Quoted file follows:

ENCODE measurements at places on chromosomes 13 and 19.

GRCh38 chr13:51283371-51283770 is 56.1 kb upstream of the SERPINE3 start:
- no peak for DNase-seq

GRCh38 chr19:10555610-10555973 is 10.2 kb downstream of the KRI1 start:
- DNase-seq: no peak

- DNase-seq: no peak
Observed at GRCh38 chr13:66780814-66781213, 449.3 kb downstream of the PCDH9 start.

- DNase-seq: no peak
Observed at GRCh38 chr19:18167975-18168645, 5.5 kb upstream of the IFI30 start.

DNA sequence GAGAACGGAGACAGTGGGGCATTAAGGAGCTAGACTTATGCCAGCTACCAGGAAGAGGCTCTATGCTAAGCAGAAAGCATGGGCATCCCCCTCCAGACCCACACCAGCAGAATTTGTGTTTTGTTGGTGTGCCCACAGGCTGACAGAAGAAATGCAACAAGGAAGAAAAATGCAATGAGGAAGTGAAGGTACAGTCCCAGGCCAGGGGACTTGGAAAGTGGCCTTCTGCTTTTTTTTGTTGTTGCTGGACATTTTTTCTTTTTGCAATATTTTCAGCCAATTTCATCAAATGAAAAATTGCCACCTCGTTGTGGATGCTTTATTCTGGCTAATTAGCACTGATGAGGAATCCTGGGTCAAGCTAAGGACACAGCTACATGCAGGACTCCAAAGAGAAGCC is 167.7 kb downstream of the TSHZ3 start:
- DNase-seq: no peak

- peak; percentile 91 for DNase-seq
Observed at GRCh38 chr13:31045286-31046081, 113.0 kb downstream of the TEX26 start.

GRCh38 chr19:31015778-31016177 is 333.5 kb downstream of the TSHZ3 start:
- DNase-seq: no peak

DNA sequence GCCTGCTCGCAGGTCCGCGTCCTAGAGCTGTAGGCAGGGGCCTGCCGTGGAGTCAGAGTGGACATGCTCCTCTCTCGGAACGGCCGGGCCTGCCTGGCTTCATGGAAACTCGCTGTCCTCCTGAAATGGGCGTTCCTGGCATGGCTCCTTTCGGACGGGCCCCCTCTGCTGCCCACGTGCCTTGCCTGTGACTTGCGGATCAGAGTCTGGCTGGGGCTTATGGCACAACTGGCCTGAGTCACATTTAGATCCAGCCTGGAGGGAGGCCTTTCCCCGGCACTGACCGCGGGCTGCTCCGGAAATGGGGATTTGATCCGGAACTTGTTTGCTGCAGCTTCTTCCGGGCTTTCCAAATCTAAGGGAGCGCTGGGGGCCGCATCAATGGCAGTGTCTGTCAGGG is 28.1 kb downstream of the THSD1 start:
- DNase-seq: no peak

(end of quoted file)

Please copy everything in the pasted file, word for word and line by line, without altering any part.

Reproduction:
ENCODE measurements at places on chromosomes 13 and 19.

GRCh38 chr13:51283371-51283770 is 56.1 kb upstream of the SERPINE3 start:
- no peak for DNase-seq

GRCh38 chr19:10555610-10555973 is 10.2 kb downstream of the KRI1 start:
- DNase-seq: no peak

- DNase-seq: no peak
Observed at GRCh38 chr13:66780814-66781213, 449.3 kb downstream of the PCDH9 start.

- DNase-seq: no peak
Observed at GRCh38 chr19:18167975-18168645, 5.5 kb upstream of the IFI30 start.

DNA sequence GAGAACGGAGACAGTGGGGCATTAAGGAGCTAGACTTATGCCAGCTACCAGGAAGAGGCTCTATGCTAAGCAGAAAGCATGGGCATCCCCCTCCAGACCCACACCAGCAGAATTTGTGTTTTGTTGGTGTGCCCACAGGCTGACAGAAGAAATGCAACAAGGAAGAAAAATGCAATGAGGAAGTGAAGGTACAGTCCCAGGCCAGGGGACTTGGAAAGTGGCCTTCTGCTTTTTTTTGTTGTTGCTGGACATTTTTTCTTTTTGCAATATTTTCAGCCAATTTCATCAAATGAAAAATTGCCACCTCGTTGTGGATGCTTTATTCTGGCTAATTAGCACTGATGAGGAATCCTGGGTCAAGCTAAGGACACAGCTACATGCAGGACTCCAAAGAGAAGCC is 167.7 kb downstream of the TSHZ3 start:
- DNase-seq: no peak

- peak; percentile 91 for DNase-seq
Observed at GRCh38 chr13:31045286-31046081, 113.0 kb downstream of the TEX26 start.

GRCh38 chr19:31015778-31016177 is 333.5 kb downstream of the TSHZ3 start:
- DNase-seq: no peak

DNA sequence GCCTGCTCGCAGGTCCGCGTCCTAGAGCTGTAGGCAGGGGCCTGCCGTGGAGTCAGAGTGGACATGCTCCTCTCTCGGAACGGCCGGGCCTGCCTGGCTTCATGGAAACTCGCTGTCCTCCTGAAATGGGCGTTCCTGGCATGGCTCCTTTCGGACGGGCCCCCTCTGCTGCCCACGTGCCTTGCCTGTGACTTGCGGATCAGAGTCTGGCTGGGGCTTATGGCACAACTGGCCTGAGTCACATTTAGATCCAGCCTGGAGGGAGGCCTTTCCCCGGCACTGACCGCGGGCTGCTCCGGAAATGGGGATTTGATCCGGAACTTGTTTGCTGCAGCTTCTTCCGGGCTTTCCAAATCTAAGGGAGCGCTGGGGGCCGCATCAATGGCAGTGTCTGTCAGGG is 28.1 kb downstream of the THSD1 start:
- DNase-seq: no peak